When the artichoke has finished steaming, use a tong to shake out the excess water.  Sit the artichoke in a small baking pan.  Hold the artichoke up and start stuffing the mixture between the leaves.  When you’re finished add about a 1/2 inch of water at the bottom of the pan (to prevent the artichoke from drying out).  Cover with foil and bake in the oven for 15-20 minutes (check on it that it cooks thoroughly, without drying out – you may want to pull a leaf to test).

When you remove it from the oven, douse with the second lime wedge and serve with melted butter.


Food As Medicine

I get frequent stomach aches – part of living with celiac disease.  I tend to crave comfort food to settle my stomach and to provide essential nutrients that aid in healing and soothing the digestive tract.

One of my stand-by recipes is my Ginger-Garlic Chicken Soup for the digestive disordered soul.  This is actually really great for any kind of stomach ache or virus – add or eliminate vegetables, based on what you are feeling able to eat.  If you’re really sick, and even vomiting, I would suggest just making the broth.

So, why is this food medicine? 

According to Bastyr Center for Natural Health, “ginger (Zingiber officinale) is popular as a culinary spice and as a medicinal herb. It is used all over the world to treat indigestion, gas and bloating, nausea, diarrhea, and irritable bowel syndrome.  A well-known remedy for nausea during pregnancy and motion sickness, ginger has also has anti-inflammatory effects that make it a good choice for treating arthritis.”

“Since low gastric motility has been associated with the digestive symptoms for which ginger is frequently used, if ginger improves the movement of food through the upper digestive tract in people with digestive problems, this could help to explain how it exerts its benefits,” said Dr. Rebecca Chollet, a naturopathic doctor who practices in New Hampshire and Vermont.

And what about the garlic?  Garlic aids digestion and helps keep the stomach lining healthy.  It has antibacterial, anti-fungal, and antiviral properties.

We already know that chicken soup is the classic feel better food.  It contains several ingredients that affect the body’s immune system, a team at the University of Nebraska Medical Center found.  Specifically, it has anti-inflammatory properties that could explain why it soothes sore throats and eases the misery of colds and flu, according to Dr. Stephen Rennard and colleagues.  Dr. Rennard’s research explains that chicken soup and many of its ingredients helped stop the movement of neutrophils — white blood cells that eat up bacteria and cellular debris and which are released in great numbers by viral infections like colds.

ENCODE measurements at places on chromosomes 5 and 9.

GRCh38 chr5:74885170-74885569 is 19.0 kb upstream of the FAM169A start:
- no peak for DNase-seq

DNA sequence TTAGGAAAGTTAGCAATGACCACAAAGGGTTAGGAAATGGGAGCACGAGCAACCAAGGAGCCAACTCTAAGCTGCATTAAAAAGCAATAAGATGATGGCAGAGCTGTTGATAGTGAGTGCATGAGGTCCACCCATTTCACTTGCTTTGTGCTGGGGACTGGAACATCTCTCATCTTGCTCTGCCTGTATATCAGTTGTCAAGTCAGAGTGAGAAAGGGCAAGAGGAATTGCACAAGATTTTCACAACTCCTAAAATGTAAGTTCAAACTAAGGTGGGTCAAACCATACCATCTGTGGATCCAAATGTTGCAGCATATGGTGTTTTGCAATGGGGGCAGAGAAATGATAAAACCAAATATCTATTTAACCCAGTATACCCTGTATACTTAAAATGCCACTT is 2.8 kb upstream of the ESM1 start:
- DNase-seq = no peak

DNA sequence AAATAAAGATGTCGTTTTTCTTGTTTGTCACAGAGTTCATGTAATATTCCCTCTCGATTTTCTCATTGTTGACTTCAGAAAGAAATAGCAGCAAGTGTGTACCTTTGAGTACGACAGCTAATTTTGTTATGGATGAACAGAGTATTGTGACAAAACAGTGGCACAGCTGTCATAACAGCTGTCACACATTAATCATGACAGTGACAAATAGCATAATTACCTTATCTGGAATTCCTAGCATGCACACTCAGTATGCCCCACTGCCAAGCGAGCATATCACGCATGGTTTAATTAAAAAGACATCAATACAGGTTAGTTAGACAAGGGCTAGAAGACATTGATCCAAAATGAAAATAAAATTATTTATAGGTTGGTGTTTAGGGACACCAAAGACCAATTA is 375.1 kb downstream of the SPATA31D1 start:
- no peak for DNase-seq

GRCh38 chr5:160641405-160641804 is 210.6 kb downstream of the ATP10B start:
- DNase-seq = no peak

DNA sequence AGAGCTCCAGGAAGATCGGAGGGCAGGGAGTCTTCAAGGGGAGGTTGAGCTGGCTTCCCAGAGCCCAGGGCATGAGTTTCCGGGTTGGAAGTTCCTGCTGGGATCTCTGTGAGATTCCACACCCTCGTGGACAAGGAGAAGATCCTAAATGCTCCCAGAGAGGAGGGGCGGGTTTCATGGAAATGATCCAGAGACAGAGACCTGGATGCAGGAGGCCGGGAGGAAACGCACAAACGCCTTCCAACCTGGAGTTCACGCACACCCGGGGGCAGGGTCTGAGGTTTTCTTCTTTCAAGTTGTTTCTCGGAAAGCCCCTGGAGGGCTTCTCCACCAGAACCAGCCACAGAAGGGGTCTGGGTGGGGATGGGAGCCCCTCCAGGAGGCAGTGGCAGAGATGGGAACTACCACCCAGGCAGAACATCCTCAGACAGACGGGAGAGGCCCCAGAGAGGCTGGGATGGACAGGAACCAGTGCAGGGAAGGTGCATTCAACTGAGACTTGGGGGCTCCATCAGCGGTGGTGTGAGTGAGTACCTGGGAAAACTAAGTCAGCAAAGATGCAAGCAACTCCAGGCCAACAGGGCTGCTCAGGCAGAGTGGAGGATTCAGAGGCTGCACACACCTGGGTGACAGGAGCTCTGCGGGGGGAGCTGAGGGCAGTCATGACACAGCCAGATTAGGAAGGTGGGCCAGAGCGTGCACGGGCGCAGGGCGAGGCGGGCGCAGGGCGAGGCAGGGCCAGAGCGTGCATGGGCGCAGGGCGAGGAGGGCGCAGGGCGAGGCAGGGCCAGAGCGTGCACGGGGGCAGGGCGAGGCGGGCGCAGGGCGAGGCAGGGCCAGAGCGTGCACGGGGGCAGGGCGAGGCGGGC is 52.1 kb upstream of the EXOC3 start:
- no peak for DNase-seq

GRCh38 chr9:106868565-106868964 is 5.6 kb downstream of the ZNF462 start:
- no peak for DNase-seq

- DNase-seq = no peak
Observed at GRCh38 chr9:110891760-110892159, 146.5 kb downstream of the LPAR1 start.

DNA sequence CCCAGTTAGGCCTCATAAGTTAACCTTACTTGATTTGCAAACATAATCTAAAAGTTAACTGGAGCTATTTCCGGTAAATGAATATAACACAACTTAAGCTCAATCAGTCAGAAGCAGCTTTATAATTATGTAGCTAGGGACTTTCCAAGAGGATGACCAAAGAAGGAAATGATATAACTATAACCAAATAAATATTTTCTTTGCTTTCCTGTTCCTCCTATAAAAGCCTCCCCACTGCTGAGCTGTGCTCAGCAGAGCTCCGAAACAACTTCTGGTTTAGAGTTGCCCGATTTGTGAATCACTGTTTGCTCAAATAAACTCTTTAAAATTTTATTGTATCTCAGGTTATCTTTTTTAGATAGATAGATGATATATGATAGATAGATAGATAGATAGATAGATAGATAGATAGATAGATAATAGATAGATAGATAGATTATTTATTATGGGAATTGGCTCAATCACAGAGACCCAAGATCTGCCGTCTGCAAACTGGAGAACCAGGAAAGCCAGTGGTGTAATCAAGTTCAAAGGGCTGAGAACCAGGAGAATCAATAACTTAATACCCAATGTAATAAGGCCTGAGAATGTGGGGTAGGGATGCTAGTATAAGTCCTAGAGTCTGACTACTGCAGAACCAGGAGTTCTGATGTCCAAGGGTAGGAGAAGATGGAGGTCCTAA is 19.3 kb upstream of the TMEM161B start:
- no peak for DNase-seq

How about the kale?  New research is revealing that phytonutrients in crucifers, such as kale, work at a much deeper level. These compounds actually signal our genes to increase production of enzymes involved in detoxification, the cleansing process through which our bodies eliminate harmful compounds, and can significantly reduce the risk of cancer.  Okay,  not a digestive solution, but a big health benefit!  In fact, there are tons of health benefits from kale – learn more here.

Carrots, onions, olive oil – everything in this soup delivers wholesome goodness.  Always prepare with fresh ingredients.  Get to your farmer’s markets or a whole foods grocery store or market.  It’s so important to approach all food as medicine – preventative and healing.  This doesn’t mean you have to sacrifice flavor!  It’s quite the opposite.

Enjoy and be well!

Ginger-Garlic Chicken Soup
for the digestive disordered soul

Choose local and organic when you can!

1/2 box organic free range chicken broth (or vegetable, if you don’t eat meat)
8 cups of water
1 medium sweet yellow onion, chopped
4 large cloves of garlic, minced
1 bunch of celery (with leaves), chopped
1 small bunch of kale, chopped
1 tsp red pepper flakes
1 TBSP ground ginger
1 TBSP fresh ginger root, minced
1 TBSP olive oil
1 small bunch of carrots (or 3-4 large carrots)
salt and pepper, to taste (I like to use sel gris)

Start the broth in a large soup pot, add the water, and heat on med-low.  And in all of the ingredients (I usually put the garlic, onion and carrots in first).  Simmer to low heat.  Then prepare your gluten-free fusilli noodles separately.  I like to boil my gluten-free noodles in water with a dash of salt and a small douse of olive oil.  After they boil, drain and rinse with warm water (you need to do this with gluten-free noodles to prevent starch build up). 

My favorite brands of gluten-free brown rice noodles are Tinkyada and Goldbaum’s.

Add the pasta to a bowl and ladle in your soup.  Enjoy and feel better soon!